Sabonis, in fact, had his team-high 29th double-double of the season before the end of the half (15 points, 11 rebounds).

The Timberwolves shot poorly from the outside in the first half and only got one easy basket, a layup in transition by Cherokee Parks. Parks, however, couldn't stop Sabas, either. Sabas outrebounded Minnesota's entire starting lineup 11-8 in the first half, and his 15 points were only one less than the total scored by Minnesota's starting frontline.

On a night when Rider was celebrating his 27th birthday with a 5 for 18 shooting disaster and six turnovers, Sabonis was cleaning up after him, not only on the game-winning dunk off of a Rider miss, but earlier Sabas blocked a Wolves shot at rim range after an inbound pass was stolen from an inattentive Rider.

The Blazers, nevertheless, continued their sloppy play in the fourth quarter. At one point they made five consecutive turnovers, but Sabonis settled them down. He scored on a roll into the key, then was fouled on a similar move and made two free throws, finally missing one late in the game.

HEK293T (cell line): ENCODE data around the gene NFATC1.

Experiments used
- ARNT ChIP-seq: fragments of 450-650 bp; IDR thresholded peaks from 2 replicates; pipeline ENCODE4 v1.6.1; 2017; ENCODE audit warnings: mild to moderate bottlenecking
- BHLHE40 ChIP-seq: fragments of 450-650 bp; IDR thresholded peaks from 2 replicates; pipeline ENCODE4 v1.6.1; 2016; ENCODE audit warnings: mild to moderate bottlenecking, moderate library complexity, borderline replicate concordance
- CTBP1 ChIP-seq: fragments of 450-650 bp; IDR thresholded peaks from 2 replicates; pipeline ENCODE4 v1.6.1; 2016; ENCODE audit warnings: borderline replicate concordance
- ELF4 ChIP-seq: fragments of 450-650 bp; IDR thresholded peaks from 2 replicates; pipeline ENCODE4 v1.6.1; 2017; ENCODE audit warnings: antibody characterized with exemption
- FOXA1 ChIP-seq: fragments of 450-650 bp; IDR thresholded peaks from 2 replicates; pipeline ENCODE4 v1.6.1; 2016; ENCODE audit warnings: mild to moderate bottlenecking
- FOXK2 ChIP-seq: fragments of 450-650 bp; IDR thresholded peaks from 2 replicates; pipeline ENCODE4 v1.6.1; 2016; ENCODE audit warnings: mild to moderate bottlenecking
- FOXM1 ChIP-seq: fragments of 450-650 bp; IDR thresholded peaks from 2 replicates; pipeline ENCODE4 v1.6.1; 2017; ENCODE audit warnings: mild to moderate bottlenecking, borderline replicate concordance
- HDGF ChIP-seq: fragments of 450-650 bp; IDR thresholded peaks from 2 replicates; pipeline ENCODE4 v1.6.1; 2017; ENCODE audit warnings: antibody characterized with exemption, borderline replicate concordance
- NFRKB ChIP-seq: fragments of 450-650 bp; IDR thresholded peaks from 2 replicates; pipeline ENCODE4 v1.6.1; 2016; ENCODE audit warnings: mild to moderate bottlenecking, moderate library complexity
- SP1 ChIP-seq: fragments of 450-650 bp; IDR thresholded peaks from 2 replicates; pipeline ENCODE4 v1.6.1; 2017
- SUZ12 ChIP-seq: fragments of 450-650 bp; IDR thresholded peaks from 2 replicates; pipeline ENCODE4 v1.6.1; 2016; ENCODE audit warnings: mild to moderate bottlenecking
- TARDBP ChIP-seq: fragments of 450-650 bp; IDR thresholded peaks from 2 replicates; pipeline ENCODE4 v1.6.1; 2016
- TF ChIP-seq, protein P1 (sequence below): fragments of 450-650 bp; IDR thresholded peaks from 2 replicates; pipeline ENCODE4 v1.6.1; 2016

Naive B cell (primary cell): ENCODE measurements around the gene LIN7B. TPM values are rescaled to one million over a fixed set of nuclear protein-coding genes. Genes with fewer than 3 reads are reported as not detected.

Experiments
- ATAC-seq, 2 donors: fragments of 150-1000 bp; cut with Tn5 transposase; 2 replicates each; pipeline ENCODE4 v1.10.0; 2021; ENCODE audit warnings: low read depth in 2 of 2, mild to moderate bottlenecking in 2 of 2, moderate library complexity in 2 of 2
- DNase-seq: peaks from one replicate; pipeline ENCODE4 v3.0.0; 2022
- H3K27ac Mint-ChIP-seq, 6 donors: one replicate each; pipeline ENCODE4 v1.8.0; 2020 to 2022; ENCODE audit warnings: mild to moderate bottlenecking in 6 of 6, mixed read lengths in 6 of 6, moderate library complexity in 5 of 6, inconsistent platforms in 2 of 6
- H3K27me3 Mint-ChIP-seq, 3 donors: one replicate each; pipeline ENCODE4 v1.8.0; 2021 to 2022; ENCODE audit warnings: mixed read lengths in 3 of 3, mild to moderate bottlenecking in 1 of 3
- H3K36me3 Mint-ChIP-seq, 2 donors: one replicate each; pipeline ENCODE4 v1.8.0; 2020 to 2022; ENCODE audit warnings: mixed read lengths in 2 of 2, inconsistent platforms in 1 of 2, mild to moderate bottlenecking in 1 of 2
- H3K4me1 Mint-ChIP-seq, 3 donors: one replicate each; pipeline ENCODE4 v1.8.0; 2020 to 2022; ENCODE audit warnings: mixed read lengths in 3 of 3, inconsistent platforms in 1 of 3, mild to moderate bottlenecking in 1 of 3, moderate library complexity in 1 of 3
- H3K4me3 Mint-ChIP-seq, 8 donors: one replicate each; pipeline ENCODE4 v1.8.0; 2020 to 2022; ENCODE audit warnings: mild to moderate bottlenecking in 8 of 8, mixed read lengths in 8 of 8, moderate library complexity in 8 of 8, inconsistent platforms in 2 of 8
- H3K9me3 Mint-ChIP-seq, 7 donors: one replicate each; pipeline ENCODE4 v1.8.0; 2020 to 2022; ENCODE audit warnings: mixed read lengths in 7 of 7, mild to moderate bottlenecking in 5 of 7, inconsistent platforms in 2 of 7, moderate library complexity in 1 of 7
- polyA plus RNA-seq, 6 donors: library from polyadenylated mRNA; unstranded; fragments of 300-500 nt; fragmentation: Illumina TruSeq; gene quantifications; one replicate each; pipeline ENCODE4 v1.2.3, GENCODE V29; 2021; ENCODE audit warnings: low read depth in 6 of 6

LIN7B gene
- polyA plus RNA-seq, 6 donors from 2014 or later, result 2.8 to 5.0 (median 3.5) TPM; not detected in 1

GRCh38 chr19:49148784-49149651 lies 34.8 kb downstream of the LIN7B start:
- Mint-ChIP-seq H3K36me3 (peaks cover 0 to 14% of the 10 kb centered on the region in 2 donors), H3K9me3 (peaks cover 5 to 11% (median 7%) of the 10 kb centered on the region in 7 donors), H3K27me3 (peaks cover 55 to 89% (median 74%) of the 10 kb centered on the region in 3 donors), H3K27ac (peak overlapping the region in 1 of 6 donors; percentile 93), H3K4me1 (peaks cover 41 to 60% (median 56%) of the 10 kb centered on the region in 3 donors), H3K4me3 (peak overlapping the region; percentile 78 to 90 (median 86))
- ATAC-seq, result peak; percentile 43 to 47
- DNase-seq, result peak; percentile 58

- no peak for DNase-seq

Wallace, who made the pivotal defensive play to thwart Minnesota's last-gasp try at victory, scored jsut 15 points in the game. But he said the Blazer game plan was not about his individual battles with the Minnesota forwards, but rather was all about matching Sabonis up against the Wolves' centers.

"We tried to take advantage down low," Wallace told The Oregonian's Paul Buker. "We knew that if (Stanley) Roberts got into foul trouble early, Cherokee Parks was too small to handle Sabas."

This was Sabonis's greatest season as a Blazer in terms of games (73) and minutes played (2,333), rebounds (729), assists (218), points (1,167) and scoring average (16.0 points per game).

After this win especially, he didn't do his usual disappearing act into the training room to duck post-game interviews. Instead, he talked to reporters about his perspective on the Trail Blazers' future.

"I have enjoyed this season," he said as if the thought came as a surprise to him.

Asked by the The Oregonian's Steve Brandon if he expected to re-sign with the Blazers for two more seasons, Sabas said, "If I am healthy, yes, I want to play."

Did Sabonis think the 1998 Blazers had the potential to win the NBA championship?

"Not yet," he said candidly, "This is a young team, and we need time to play together. Tonight is an example. We lose focus for awhile.. Maybe in three or four years, we be there. I don't know exactly how long."

The late Bill Musselman then a Portland assistant coach, put it another way: "I don't know how close this team is to a championship, but I can't believe we'd get there without the big guy.

"He's like fine win. He may be getting older, but passing and shooting skills, size and intelligence--those things don't deteriorate."